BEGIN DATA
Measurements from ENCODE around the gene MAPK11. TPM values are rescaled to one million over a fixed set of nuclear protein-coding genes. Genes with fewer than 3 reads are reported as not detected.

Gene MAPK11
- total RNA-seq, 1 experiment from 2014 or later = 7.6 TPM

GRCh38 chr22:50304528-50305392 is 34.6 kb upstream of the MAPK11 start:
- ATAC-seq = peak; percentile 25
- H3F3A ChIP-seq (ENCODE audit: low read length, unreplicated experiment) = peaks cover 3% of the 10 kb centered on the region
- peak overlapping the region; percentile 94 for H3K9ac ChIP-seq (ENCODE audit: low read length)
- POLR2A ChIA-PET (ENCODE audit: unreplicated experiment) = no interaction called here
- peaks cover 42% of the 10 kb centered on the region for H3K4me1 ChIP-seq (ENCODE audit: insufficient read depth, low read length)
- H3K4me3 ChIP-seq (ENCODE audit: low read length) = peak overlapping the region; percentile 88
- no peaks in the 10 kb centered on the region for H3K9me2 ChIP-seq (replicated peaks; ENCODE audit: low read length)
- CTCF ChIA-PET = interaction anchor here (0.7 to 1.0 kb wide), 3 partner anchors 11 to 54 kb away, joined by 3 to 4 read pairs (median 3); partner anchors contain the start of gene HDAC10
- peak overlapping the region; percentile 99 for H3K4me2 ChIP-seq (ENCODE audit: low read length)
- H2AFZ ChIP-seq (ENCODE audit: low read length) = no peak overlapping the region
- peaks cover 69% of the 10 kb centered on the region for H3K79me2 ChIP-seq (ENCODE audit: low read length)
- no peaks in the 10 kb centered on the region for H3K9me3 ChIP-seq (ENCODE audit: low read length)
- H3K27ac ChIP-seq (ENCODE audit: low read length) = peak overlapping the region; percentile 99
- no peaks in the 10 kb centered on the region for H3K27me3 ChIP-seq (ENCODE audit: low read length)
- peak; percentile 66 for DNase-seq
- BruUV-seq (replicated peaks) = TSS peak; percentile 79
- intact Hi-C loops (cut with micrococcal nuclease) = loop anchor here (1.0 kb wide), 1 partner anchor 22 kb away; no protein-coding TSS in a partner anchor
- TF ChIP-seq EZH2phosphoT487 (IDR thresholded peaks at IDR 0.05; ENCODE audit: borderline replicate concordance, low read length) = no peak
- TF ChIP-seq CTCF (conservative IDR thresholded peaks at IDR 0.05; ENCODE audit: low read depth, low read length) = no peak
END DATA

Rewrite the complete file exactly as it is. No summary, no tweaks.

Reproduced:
Measurements from ENCODE around the gene MAPK11. TPM values are rescaled to one million over a fixed set of nuclear protein-coding genes. Genes with fewer than 3 reads are reported as not detected.

Gene MAPK11
- total RNA-seq, 1 experiment from 2014 or later = 7.6 TPM

GRCh38 chr22:50304528-50305392 is 34.6 kb upstream of the MAPK11 start:
- ATAC-seq = peak; percentile 25
- H3F3A ChIP-seq (ENCODE audit: low read length, unreplicated experiment) = peaks cover 3% of the 10 kb centered on the region
- peak overlapping the region; percentile 94 for H3K9ac ChIP-seq (ENCODE audit: low read length)
- POLR2A ChIA-PET (ENCODE audit: unreplicated experiment) = no interaction called here
- peaks cover 42% of the 10 kb centered on the region for H3K4me1 ChIP-seq (ENCODE audit: insufficient read depth, low read length)
- H3K4me3 ChIP-seq (ENCODE audit: low read length) = peak overlapping the region; percentile 88
- no peaks in the 10 kb centered on the region for H3K9me2 ChIP-seq (replicated peaks; ENCODE audit: low read length)
- CTCF ChIA-PET = interaction anchor here (0.7 to 1.0 kb wide), 3 partner anchors 11 to 54 kb away, joined by 3 to 4 read pairs (median 3); partner anchors contain the start of gene HDAC10
- peak overlapping the region; percentile 99 for H3K4me2 ChIP-seq (ENCODE audit: low read length)
- H2AFZ ChIP-seq (ENCODE audit: low read length) = no peak overlapping the region
- peaks cover 69% of the 10 kb centered on the region for H3K79me2 ChIP-seq (ENCODE audit: low read length)
- no peaks in the 10 kb centered on the region for H3K9me3 ChIP-seq (ENCODE audit: low read length)
- H3K27ac ChIP-seq (ENCODE audit: low read length) = peak overlapping the region; percentile 99
- no peaks in the 10 kb centered on the region for H3K27me3 ChIP-seq (ENCODE audit: low read length)
- peak; percentile 66 for DNase-seq
- BruUV-seq (replicated peaks) = TSS peak; percentile 79
- intact Hi-C loops (cut with micrococcal nuclease) = loop anchor here (1.0 kb wide), 1 partner anchor 22 kb away; no protein-coding TSS in a partner anchor
- TF ChIP-seq EZH2phosphoT487 (IDR thresholded peaks at IDR 0.05; ENCODE audit: borderline replicate concordance, low read length) = no peak
- TF ChIP-seq CTCF (conservative IDR thresholded peaks at IDR 0.05; ENCODE audit: low read depth, low read length) = no peak